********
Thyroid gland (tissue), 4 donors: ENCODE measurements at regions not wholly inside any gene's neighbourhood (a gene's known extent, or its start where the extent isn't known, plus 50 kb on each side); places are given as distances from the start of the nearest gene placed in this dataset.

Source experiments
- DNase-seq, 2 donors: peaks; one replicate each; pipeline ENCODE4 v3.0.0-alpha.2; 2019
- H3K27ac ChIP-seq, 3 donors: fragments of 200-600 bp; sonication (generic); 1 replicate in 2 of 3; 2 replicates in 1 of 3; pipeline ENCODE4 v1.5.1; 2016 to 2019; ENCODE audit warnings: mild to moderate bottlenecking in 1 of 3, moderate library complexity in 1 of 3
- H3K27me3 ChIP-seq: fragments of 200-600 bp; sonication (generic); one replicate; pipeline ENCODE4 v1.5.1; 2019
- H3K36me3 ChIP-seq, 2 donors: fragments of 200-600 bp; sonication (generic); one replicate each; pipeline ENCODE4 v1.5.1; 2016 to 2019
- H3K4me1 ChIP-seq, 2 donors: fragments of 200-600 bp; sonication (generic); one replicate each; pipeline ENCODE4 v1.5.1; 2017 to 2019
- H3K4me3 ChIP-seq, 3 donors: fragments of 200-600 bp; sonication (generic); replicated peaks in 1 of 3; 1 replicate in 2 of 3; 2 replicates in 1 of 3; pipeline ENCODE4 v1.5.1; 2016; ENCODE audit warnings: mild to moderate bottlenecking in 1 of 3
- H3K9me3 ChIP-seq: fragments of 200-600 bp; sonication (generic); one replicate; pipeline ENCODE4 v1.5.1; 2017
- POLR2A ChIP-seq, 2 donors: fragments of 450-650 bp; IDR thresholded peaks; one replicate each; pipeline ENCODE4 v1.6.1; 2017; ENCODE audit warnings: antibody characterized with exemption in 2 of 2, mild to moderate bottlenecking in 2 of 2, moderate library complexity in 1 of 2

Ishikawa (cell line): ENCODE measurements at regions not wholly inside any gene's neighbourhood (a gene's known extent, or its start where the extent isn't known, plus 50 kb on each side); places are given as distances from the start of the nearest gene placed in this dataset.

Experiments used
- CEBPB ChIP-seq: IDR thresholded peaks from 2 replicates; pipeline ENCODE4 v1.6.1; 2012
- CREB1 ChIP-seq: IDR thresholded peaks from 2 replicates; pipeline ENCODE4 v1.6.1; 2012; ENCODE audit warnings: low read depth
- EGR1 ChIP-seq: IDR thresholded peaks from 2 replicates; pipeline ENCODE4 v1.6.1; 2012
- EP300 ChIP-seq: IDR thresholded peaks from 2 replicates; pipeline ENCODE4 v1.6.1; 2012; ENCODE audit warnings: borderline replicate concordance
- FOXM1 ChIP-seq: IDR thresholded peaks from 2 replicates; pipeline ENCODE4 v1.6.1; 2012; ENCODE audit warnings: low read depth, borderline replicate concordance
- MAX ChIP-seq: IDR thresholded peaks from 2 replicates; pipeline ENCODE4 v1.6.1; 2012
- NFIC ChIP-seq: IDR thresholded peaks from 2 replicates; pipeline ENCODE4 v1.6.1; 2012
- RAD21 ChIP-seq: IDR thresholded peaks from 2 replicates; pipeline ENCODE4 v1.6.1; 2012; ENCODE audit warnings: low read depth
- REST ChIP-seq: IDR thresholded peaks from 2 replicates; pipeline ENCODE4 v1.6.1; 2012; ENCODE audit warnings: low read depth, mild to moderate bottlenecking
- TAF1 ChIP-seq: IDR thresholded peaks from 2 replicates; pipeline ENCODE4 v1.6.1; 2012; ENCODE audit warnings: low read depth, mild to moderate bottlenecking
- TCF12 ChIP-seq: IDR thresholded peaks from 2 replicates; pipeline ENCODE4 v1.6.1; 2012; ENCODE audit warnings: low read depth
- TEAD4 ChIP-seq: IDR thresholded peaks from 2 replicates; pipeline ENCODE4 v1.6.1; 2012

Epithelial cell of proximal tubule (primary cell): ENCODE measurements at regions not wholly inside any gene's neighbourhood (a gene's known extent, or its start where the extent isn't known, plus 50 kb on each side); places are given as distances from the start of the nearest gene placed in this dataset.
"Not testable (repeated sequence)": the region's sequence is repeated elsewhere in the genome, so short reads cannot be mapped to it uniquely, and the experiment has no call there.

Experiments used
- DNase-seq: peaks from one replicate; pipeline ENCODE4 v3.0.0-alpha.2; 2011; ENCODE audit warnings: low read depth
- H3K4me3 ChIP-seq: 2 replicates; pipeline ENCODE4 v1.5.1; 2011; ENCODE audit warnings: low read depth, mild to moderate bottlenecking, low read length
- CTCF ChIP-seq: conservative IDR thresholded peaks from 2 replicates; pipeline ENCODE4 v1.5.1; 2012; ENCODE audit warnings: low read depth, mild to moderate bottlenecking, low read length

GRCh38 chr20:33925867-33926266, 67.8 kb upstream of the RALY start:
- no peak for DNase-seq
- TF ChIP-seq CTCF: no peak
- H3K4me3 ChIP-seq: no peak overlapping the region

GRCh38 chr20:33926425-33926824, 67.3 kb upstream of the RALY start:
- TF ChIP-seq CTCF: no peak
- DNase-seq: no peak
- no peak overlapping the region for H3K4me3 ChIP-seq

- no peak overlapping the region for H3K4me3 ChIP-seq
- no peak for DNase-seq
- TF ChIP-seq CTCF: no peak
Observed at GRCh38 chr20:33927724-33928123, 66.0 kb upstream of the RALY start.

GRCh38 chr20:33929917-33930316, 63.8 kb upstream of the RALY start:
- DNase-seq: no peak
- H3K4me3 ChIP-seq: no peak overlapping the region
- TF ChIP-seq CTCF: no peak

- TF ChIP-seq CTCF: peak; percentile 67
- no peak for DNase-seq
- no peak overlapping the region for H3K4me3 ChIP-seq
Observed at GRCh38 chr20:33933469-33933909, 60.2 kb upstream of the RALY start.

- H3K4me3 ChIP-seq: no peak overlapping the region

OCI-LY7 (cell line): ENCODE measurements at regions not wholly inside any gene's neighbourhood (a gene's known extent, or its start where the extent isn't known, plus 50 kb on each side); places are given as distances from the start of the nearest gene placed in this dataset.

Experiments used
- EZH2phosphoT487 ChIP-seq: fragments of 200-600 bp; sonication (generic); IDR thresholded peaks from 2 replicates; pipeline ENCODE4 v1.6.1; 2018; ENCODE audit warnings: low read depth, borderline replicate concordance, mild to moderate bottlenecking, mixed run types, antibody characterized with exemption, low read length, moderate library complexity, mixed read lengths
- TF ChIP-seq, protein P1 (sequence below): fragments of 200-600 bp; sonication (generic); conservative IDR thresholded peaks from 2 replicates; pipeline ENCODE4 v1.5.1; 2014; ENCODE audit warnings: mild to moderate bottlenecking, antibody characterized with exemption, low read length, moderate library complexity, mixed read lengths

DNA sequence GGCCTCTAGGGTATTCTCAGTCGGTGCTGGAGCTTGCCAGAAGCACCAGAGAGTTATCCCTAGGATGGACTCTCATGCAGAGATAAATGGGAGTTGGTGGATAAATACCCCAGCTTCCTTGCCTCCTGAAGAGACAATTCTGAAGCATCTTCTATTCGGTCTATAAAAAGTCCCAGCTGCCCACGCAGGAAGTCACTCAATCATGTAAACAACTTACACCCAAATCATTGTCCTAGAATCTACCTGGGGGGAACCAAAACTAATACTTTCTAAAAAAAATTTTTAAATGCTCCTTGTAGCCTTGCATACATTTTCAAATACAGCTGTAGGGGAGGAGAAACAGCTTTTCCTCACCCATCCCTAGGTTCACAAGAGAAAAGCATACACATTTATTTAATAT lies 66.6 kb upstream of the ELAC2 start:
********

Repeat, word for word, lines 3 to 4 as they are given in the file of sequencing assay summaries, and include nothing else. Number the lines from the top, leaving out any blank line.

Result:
- DNase-seq, 2 donors: peaks; one replicate each; pipeline ENCODE4 v3.0.0-alpha.2; 2019
- H3K27ac ChIP-seq, 3 donors: fragments of 200-600 bp; sonication (generic); 1 replicate in 2 of 3; 2 replicates in 1 of 3; pipeline ENCODE4 v1.5.1; 2016 to 2019; ENCODE audit warnings: mild to moderate bottlenecking in 1 of 3, moderate library complexity in 1 of 3